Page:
3.2. Results of Microscopic Observations and Hardness Measurements

The figures below show macroscopic images of the joints (Figure 3), hardness distributions (Figure 4, Figure 5 and Figure 6), and a review of the characteristic microstructures in their various zones (Figure 7, Figure 8, Figure 9, Figure 10, Figure 11, Figure 12, Figure 13 and Figure 14). It can be found on the grounds of the obtained results that welding caused variable structural changes in the steel Hardox 600, resulting in very wide zones of reduced hardness. These zones reach up to 80 mm from the weld axis deep to the base material (see Figure 4 and Figure 5). Width of this zone is mostly decided by the method and applied parameters and conditions of welding (interpass temperature). However, it should be emphasised that, from the viewpoint of the hardenability of the Hardox 600 steel (CEV = 0.76; Table 3 and Figure 1), application of the hardenability criteria commonly accepted for low-alloy steels can be questionable.
Therefore, in the authors’ opinion, in order to obtain a high-quality welded joint with mechanical properties correlated with those of the base material, it should be obligatory to consider post-welding heat treatment that would reconstruct the proper microstructure and material properties in the whole area of the joint. It is also possible to utilize specialised welding stations. A conclusion of the above considerations is that high mechanical parameters of Hardox 600 cannot be fully employed without any post-welding heat treatment, even with the use of high-energy welding techniques. Thus, the accepted assumptions of execution and qualitative evaluation of welded joints of this steel are based on the application of the above-mentioned heat treatment. The performed qualitative evaluation of the examined joints showed that the post-welding thermal treatment operations led to favourable structural changes within the entire joint.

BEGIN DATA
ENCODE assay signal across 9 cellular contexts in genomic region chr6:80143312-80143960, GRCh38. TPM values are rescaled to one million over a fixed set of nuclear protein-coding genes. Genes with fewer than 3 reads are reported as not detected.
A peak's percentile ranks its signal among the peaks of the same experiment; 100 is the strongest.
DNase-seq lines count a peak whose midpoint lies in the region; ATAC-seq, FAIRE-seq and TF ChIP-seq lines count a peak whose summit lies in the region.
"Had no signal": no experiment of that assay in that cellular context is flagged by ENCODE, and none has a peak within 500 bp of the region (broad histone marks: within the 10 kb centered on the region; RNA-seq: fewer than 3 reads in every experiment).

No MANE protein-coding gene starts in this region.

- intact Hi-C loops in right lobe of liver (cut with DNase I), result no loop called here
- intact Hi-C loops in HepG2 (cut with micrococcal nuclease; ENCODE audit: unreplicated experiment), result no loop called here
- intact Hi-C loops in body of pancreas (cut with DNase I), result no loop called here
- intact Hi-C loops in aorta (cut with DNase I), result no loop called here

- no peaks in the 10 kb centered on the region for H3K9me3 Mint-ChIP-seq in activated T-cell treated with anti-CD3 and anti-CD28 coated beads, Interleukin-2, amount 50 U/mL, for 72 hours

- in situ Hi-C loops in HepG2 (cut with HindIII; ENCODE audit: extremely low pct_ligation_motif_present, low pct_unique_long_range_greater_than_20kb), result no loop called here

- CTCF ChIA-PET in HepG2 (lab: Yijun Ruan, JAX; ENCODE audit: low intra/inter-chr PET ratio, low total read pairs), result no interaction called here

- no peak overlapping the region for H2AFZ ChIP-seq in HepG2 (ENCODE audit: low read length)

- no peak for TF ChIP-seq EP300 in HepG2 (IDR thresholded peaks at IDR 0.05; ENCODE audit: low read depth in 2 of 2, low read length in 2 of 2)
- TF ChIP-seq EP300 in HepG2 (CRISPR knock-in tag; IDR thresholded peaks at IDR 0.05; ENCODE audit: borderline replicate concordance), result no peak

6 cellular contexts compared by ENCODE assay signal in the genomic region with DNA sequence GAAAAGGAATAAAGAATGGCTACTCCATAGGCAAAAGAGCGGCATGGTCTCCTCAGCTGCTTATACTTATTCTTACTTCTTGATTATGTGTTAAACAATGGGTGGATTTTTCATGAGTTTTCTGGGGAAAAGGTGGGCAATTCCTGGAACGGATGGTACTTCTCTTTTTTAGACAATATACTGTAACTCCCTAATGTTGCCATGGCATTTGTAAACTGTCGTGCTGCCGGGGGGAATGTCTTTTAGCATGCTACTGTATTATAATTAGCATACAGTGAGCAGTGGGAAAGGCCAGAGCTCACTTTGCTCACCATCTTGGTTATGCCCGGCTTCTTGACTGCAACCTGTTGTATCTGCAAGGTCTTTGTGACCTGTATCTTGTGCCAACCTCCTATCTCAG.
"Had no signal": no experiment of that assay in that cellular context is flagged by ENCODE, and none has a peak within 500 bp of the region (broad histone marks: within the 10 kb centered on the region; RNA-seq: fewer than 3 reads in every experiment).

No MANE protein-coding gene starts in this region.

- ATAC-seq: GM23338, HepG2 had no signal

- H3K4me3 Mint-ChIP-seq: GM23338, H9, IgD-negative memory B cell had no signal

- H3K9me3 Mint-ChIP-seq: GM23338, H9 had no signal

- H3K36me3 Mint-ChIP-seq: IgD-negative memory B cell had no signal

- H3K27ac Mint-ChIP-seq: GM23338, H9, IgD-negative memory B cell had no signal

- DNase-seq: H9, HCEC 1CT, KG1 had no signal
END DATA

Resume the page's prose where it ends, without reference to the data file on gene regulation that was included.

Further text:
After post-welding heat treatment, the material structure within the base material (BM in Figure 3) was martensitic, similar to that in the as-delivered condition, see Figure 7a,c. After welding (Figure 7b), this structure showed features characteristic to tempered sorbite.
Material hardness in the BM zone was 370–380 HV after welding and ca. 530 HV after heat treatment, still significantly differing from the declared hardness of Hardox 600 in the as-delivered condition (minimum 670 HV, Table 1) which can be caused by its coarser martensite structure. However, it should be stressed that this parameter was not a primary issue in the authors’ considerations. As the main goal it was considered obtaining a uniform martensitic structure guaranteeing approximately constant hardness in the entire welded joint area. This goal was reached in the zone composed of the weld metal OK Aristorod 89 (Figure 4). In the central part of the weld, composed of the weld metal UltraMag only, somewhat reduced hardness was recorded, reaching ca. 400 HV (Figure 5 and Figure 6). This drop can be explained by the chemical composition of the weld metal being significantly different in composition from the other materials, affecting the properties both after welding and after heat treatment.
In the weld metal zone WM1 (Figure 3), directly after welding, structures typical for variable temperatures and cooling rates are observed. Microstructure of the joint is composed of granular ferrite with areas of pearlite, see Figure 8a. Morphology of the microstructure changes, starting from the fine-grained normalized structure next to the weld centre, through the structure close to that obtained at equilibrium cooling, to the structural characteristic for directional crystallisation. Hardness in this zone was ca. 180 HV. After heat treatment, microstructure in that zone was composed of tempered martensite with areas of upper bainite (see Figure 8b).
This structure indicates that material hardenability in this zone is much higher, resulting from the chemical composition of the weld metal. This is caused, first of all, by diffusion of carbon from Hardox 600 to the weld metal. This conclusion is confirmed by the structural changes in the zones above WM1, where, in both conditions of the joints, increased part of bainitic structures is clearly observed, see Figure 9.